By Annie Carlson, AmeriCorps VISTA
During the second week of March, I traveled from Missoula to Helena to attend the ServeMontana symposium. I wasn’t sure what to expect, but hey, it was going to be an opportunity to get out of the office and switch up my routine for a couple of days.
I was more than surprised when I was told there were nearly 300 AmeriCorps State and AmeriCorps VISTA service members that would be attending the event. As the room filled up and welcoming statements were made, we were asked where we traveled from to get to our service positions in Montana. When asked who was from Montana, my hand went up with another 30 or so hands. When asked who was from out of the state, most of the hands in the room flung into the air.
At that point a flood of emotions came over me; a mix of gratitude for all of those who chose to serve in Montana and extreme pride for this place that I have been lucky enough to call home.
About a year ago now, when I was searching for an opportunity to serve with AmeriCorps, the one thing I was sure of was that I was going to stay in Montana. For many AmeriCorps members, a service term is an opportunity to pack up and move across the country to discover a new place. For me, it was a chance to give back to the people, the communities, and the state that has raised me.
As I dug deeper into the opportunities within AmeriCorps, I landed on becoming an AmeriCorps VISTA. Volunteers in Service to America (VISTAs) are passionate service members from all over the United States that make a commitment to a full-time, full-year, service term with a nonprofit or public agency to work to bring people out of poverty in their community. While the programs and the work that individual VISTAs do during their service year varies, the common goal is to help people out of poverty in their community through capacity-building work.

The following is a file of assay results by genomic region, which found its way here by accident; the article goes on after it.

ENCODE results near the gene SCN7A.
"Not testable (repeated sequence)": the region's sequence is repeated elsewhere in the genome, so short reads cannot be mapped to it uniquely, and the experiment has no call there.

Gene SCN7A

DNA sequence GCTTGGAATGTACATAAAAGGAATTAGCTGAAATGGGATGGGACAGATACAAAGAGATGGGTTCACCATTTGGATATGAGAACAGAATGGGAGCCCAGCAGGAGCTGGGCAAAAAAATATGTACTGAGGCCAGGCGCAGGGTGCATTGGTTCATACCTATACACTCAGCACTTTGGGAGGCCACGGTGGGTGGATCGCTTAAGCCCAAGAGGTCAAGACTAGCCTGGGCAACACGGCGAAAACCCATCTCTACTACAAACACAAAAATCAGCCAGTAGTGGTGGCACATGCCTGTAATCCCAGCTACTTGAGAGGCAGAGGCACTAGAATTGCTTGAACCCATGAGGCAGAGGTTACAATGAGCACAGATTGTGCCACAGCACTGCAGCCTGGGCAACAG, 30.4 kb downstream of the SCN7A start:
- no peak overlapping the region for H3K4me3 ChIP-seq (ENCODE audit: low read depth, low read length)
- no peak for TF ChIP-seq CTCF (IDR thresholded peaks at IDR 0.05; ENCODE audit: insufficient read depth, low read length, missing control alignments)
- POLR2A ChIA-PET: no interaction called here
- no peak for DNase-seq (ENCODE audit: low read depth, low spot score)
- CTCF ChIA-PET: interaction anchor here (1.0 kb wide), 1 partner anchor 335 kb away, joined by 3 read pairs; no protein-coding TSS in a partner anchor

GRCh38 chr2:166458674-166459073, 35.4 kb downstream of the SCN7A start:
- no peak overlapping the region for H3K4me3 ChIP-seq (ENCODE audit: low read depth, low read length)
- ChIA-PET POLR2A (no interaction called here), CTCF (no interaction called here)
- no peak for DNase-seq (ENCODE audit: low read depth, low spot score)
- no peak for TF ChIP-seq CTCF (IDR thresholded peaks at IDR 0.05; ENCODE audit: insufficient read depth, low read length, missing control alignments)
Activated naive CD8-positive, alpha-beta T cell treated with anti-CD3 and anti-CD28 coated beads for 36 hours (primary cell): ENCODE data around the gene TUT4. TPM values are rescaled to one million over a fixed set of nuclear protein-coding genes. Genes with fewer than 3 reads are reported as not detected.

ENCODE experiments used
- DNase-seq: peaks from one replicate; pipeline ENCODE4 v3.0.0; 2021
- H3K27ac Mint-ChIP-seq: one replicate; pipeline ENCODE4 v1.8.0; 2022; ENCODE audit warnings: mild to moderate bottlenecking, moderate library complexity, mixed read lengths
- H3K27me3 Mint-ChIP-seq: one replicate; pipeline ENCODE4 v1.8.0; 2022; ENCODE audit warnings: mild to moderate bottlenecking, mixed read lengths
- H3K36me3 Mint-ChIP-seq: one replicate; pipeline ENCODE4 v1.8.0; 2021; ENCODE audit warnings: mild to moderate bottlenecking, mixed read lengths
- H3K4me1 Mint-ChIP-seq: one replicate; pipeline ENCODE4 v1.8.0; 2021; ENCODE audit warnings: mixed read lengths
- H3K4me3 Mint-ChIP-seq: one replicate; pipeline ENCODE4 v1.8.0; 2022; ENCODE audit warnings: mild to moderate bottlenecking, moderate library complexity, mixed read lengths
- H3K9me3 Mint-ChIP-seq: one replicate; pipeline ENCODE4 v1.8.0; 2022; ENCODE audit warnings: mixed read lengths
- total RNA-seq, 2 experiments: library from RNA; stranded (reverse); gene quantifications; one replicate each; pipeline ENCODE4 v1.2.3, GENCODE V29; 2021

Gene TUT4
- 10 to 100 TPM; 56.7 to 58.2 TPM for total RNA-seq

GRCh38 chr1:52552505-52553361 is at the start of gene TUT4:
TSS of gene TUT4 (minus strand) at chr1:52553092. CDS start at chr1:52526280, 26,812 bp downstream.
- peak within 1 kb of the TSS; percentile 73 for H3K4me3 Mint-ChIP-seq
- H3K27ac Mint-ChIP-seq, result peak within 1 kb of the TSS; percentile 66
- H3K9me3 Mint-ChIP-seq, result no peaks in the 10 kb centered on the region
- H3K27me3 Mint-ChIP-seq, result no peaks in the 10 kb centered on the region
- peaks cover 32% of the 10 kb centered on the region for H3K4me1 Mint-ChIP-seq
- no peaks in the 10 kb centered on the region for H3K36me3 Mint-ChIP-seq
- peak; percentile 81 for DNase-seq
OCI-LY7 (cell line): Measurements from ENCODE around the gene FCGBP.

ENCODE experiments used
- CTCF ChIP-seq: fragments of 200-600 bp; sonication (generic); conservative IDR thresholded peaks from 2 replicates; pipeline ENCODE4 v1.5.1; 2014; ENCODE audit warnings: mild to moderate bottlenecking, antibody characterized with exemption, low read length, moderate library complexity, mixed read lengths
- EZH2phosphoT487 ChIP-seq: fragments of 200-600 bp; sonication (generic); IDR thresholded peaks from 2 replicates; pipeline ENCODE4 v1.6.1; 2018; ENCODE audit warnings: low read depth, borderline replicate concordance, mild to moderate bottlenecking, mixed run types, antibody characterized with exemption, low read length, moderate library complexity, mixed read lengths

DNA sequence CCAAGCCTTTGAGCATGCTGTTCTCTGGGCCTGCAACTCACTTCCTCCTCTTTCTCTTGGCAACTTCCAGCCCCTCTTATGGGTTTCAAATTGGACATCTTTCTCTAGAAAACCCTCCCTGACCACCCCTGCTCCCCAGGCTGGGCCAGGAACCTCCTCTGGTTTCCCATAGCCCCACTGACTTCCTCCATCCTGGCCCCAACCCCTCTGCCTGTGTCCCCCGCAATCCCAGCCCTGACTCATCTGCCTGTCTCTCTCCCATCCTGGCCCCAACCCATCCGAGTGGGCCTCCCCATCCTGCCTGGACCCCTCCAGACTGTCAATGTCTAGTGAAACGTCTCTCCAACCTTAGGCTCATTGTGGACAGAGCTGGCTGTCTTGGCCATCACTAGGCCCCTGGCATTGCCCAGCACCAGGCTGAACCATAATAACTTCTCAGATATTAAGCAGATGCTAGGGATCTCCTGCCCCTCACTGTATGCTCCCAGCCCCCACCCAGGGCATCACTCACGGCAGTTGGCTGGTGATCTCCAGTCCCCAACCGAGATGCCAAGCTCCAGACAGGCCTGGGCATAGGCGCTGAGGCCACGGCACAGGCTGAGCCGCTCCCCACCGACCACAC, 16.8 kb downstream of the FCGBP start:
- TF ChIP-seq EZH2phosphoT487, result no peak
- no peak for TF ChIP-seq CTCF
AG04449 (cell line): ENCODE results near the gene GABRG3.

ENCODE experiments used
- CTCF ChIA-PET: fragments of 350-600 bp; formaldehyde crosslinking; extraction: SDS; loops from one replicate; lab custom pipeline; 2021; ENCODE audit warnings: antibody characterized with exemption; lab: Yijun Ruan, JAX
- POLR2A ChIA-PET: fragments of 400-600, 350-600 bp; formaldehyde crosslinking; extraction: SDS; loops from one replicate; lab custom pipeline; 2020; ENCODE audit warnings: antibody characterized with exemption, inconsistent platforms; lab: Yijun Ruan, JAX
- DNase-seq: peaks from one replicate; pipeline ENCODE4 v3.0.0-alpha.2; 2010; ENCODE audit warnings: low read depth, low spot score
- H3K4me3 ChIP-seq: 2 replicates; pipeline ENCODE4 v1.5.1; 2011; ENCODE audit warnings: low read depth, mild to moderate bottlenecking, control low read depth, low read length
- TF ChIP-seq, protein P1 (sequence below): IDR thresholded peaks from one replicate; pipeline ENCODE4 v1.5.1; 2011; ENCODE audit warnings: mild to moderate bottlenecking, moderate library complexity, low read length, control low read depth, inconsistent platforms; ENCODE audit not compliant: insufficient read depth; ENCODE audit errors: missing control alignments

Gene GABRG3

My search led me to the Community Food and Agriculture Coalition (CFAC). To say the least, I was nervous for my first day, but now that I look back on it, it was in true CFAC fashion that I started my year as a VISTA: I traveled to a place I had never been in Eastern Montana to attend a meeting of local ranchers where I knew no one. Like, way out there, the part of Montana where there are triple the number of cows than people.
From that point, I have not stopped experiencing and learning new things through the work that I have been able to do with CFAC. I have learned how to be flexible when curve balls are thrown my way, how to work as a team, and to celebrate the little things. I am so thankful for this opportunity to serve through AmeriCorps with CFAC, and I know I have become a better person for it.
No matter where you call home, if your tools of service are a chainsaw and a hard hat or a computer and an excel sheet, AmeriCorps service members are united by a passion for service and excitement to learn that is represented by the “big A” we all wear. As an AmeriCorps member and a Montanan, I am thankful for all the things that get done in my home state because of national service.